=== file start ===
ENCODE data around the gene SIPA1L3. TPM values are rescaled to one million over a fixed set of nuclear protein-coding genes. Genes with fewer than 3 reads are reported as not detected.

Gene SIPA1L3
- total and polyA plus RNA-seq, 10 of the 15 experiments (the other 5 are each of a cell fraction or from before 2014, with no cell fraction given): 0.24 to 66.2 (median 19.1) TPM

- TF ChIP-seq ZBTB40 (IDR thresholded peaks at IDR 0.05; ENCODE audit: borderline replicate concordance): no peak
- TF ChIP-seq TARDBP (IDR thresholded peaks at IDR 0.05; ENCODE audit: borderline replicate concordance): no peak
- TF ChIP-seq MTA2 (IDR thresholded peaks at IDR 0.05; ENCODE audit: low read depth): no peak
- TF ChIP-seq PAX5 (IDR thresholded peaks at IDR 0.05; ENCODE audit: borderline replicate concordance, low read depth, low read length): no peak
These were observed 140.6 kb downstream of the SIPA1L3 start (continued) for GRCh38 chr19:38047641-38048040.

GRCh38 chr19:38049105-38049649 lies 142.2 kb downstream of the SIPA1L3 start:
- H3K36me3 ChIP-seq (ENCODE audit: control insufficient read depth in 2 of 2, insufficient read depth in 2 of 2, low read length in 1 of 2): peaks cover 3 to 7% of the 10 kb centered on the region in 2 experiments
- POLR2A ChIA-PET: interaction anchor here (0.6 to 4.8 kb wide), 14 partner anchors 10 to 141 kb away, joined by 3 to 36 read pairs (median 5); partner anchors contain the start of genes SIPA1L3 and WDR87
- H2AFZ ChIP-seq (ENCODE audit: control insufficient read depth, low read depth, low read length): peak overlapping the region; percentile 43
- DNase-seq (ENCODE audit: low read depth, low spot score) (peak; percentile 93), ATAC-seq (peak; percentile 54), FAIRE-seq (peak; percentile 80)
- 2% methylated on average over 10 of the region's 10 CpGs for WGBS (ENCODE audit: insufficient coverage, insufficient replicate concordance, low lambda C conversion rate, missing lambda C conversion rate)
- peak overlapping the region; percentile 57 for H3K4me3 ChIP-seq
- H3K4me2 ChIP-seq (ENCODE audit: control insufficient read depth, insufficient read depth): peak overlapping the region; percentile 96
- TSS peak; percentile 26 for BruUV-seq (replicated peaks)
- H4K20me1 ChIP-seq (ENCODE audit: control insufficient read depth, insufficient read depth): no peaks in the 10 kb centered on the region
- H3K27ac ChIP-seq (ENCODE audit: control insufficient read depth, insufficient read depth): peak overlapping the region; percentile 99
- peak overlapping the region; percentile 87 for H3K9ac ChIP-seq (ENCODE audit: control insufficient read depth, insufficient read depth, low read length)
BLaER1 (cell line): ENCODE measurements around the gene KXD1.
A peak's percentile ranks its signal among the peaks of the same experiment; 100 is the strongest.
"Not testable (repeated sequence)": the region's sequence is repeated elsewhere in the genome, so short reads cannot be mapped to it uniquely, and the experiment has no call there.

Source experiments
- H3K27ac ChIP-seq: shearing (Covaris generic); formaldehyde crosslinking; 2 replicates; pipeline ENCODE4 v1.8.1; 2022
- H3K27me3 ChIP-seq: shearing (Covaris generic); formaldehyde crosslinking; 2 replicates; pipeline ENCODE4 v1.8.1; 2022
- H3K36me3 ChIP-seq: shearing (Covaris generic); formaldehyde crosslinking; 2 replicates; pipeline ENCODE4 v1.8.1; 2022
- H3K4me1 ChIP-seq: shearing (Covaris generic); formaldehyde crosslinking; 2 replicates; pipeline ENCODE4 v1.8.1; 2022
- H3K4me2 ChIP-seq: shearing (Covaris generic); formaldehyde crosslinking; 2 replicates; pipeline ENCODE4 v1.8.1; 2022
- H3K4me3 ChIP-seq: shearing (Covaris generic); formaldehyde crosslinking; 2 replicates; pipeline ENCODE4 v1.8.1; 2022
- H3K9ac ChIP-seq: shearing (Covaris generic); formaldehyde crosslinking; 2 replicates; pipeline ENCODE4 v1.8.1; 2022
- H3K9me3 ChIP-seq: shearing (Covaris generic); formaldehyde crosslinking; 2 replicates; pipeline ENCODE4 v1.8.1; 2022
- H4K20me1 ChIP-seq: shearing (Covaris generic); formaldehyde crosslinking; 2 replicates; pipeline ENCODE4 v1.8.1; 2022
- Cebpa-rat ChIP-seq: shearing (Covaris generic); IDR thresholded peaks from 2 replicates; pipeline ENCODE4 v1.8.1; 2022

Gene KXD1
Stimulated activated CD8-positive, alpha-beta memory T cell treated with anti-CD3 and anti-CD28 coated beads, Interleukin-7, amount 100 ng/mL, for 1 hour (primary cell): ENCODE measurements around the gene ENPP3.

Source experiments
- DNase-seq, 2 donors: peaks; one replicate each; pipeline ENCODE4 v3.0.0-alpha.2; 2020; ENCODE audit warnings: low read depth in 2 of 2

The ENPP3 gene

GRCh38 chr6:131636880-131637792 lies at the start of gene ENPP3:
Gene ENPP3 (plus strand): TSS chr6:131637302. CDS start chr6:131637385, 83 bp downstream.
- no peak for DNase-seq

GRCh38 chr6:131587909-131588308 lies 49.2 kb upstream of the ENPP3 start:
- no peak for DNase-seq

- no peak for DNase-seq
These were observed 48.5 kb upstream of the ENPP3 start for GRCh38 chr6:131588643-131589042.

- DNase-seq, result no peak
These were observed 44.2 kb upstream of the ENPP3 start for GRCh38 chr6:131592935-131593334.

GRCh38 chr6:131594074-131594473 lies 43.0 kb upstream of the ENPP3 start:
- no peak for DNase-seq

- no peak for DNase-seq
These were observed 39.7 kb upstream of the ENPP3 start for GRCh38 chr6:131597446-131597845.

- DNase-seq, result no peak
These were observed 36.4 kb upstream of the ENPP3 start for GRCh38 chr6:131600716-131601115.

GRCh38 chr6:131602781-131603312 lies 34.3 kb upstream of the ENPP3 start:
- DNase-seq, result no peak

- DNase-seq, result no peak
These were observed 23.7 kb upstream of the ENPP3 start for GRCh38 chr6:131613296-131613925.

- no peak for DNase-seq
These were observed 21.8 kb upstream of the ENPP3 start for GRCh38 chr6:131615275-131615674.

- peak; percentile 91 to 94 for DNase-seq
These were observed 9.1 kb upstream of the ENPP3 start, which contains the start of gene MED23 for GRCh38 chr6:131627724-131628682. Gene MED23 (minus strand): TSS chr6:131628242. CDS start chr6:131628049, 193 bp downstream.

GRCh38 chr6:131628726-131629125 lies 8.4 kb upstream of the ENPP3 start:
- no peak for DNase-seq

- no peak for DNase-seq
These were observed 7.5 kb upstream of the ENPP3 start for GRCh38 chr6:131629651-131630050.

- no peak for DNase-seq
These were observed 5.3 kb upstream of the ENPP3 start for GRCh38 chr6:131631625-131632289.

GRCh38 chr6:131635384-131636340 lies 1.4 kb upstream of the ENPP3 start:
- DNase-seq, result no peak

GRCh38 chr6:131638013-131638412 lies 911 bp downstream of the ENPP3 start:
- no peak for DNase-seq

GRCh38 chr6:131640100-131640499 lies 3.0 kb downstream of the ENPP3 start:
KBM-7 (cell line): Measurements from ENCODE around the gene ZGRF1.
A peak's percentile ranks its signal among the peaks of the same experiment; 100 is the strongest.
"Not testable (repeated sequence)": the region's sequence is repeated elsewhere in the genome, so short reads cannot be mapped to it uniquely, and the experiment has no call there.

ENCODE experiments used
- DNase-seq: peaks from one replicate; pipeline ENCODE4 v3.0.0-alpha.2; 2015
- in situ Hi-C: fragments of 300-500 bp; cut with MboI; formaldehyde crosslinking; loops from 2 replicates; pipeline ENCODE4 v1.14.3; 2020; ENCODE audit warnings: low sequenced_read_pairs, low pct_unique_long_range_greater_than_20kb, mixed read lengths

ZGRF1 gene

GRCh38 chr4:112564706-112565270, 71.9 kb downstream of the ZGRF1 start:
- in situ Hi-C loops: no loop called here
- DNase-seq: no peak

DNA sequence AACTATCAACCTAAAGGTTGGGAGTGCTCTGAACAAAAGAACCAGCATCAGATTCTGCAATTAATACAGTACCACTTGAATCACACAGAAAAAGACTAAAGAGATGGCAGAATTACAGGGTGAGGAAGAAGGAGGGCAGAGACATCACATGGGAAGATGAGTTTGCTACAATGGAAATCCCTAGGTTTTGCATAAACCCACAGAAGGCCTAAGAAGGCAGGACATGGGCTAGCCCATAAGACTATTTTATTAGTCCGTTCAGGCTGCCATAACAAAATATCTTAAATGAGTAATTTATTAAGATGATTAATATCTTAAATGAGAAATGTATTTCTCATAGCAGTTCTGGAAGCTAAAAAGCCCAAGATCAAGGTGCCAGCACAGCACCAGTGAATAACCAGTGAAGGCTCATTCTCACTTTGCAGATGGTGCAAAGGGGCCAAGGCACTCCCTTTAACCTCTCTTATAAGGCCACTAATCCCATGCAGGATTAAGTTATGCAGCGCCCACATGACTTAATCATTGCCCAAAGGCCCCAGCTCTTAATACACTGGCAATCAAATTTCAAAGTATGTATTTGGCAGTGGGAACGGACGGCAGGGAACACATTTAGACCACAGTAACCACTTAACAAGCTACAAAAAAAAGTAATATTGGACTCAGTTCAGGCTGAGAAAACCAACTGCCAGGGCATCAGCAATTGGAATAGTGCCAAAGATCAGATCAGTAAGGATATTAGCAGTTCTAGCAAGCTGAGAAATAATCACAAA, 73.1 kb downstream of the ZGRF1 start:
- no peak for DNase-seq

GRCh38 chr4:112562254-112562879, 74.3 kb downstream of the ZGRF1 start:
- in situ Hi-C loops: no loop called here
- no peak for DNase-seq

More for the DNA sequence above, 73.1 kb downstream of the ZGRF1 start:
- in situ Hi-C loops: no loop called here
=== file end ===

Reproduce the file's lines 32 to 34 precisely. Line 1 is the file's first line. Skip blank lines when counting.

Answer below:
- H3K9me3 ChIP-seq: shearing (Covaris generic); formaldehyde crosslinking; 2 replicates; pipeline ENCODE4 v1.8.1; 2022
- H4K20me1 ChIP-seq: shearing (Covaris generic); formaldehyde crosslinking; 2 replicates; pipeline ENCODE4 v1.8.1; 2022
- Cebpa-rat ChIP-seq: shearing (Covaris generic); IDR thresholded peaks from 2 replicates; pipeline ENCODE4 v1.8.1; 2022